A Southern Stone County firefighter is recovering from what's known as a “widow maker.” While fighting a brush fire, a dead tree collapsed on his head. It’s a common danger for firefighters on windy, dry days.
Firefighters face danger from a fire itself and smoke inhalation, and they often must also dodge falling debris. "I got very lucky," firefighter Terry Coker said. The lucky guy was once at the wrong place at the wrong time. "It was just kind of a freak thing," Southern Stone County Fire Protection District Public Information Officer Eric Nielsen said.
While fighting a brush fire at Cow Creek Road and Nature Trail Road in Blue Eye, a large dead tree collapsed. "That's the last thing I remember," Coker said. He was knocked unconscious. "Especially when you hear the radio traffic of another firefighter calling in one of your firefighters is injured, it's not something you want to experience," Nielsen said.
When Coker woke up he learned he had a concussion and injured shoulder. "About the top 12 feet of it fell and struck me in the head," Coker said. "I was very lucky my crew was able to find me. I'm a big fan. I'm a believer now because I had my structure helmet on it probably gave me a little more protection.”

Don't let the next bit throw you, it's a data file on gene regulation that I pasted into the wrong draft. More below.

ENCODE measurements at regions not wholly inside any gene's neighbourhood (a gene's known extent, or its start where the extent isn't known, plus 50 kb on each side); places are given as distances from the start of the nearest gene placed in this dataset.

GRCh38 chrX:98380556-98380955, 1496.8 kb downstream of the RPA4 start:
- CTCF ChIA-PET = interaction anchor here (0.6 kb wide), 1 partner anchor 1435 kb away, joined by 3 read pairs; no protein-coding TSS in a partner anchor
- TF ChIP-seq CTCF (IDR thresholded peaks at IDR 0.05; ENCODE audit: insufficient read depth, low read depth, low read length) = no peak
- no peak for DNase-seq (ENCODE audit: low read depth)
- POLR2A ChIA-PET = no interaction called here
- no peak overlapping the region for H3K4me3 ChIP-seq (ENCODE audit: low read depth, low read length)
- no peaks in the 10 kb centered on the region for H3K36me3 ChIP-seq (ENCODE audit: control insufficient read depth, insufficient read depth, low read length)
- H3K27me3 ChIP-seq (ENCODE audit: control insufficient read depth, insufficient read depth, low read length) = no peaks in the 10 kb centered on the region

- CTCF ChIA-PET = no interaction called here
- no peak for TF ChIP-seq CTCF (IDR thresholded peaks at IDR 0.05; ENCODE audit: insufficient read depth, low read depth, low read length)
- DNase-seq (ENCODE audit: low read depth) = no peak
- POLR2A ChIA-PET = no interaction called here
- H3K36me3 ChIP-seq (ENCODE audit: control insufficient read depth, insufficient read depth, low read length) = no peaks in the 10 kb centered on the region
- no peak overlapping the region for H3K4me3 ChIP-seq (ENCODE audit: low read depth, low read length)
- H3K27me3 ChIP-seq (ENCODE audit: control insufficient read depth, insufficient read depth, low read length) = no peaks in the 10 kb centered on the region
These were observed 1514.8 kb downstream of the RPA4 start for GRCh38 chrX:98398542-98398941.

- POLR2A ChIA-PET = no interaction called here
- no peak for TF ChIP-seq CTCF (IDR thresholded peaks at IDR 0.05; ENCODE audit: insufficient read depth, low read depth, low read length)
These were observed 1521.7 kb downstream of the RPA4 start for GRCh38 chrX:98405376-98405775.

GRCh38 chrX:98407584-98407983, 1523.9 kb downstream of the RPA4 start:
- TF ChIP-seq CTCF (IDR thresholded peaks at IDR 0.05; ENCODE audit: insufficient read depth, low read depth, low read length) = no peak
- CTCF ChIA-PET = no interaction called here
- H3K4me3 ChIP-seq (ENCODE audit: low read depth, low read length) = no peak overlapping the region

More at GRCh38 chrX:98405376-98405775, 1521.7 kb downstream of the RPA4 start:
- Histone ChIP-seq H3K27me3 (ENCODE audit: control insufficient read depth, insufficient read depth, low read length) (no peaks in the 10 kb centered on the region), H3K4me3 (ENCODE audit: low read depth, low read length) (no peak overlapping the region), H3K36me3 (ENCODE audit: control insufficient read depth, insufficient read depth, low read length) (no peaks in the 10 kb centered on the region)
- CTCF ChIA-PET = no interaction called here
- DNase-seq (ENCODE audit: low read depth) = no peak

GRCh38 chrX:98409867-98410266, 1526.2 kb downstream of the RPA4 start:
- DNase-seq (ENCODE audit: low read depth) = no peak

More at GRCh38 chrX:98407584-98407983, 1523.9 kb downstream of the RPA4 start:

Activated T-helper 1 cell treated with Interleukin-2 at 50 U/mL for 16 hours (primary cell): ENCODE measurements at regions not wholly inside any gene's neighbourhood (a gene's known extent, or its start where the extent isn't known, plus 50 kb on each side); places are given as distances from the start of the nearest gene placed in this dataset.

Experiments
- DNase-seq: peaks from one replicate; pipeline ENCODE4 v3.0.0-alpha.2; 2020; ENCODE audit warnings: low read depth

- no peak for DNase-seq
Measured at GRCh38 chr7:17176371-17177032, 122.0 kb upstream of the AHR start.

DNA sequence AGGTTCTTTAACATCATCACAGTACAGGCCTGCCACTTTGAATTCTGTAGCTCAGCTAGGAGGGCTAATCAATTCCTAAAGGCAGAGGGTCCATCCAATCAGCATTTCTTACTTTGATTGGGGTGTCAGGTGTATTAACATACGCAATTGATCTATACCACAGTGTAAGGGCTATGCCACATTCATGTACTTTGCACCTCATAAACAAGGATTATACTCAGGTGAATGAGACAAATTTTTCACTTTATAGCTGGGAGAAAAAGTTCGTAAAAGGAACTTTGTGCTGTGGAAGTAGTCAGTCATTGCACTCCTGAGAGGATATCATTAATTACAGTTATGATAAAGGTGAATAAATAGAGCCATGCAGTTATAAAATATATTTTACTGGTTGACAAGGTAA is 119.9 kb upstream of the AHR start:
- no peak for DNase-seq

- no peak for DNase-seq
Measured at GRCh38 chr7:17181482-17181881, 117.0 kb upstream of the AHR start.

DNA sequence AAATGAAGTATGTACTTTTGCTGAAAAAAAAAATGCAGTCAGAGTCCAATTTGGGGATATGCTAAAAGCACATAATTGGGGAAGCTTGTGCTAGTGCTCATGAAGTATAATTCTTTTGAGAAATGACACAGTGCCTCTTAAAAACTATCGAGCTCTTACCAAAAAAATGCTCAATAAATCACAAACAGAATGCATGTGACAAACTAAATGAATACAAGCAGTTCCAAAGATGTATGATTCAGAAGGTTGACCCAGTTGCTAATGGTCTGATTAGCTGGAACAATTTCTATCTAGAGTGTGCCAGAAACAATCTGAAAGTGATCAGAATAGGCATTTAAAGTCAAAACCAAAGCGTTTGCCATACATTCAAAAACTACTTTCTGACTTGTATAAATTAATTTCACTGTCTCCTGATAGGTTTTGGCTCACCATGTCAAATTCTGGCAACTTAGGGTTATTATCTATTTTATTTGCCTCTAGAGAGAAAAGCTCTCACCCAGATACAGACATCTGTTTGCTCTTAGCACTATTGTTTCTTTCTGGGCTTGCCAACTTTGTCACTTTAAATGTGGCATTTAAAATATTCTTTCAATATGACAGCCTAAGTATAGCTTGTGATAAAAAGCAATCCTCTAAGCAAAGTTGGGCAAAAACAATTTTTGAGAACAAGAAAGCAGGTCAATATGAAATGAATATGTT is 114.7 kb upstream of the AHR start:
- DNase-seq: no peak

Firefighters say falling debris isn't just dangerous it can be deadly. "We had a near miss just last month," Nielsen said. “Really since the ice storm back in 2008 there are branches that are just dangling ready to fall."
Coker will return to his full time job Monday but will have to wait for his shoulder to heal before he is back to fighting fires. "We always have a brotherhood it will be great to have him back," Nielsen said.
Another firefighter is recovering from a tree collapse. The assistant fire chief in Marshfield is currently going through rehab at St. John's. He was injured when a tree limb hit him in the head. Ed Noland was first listed in critical condition.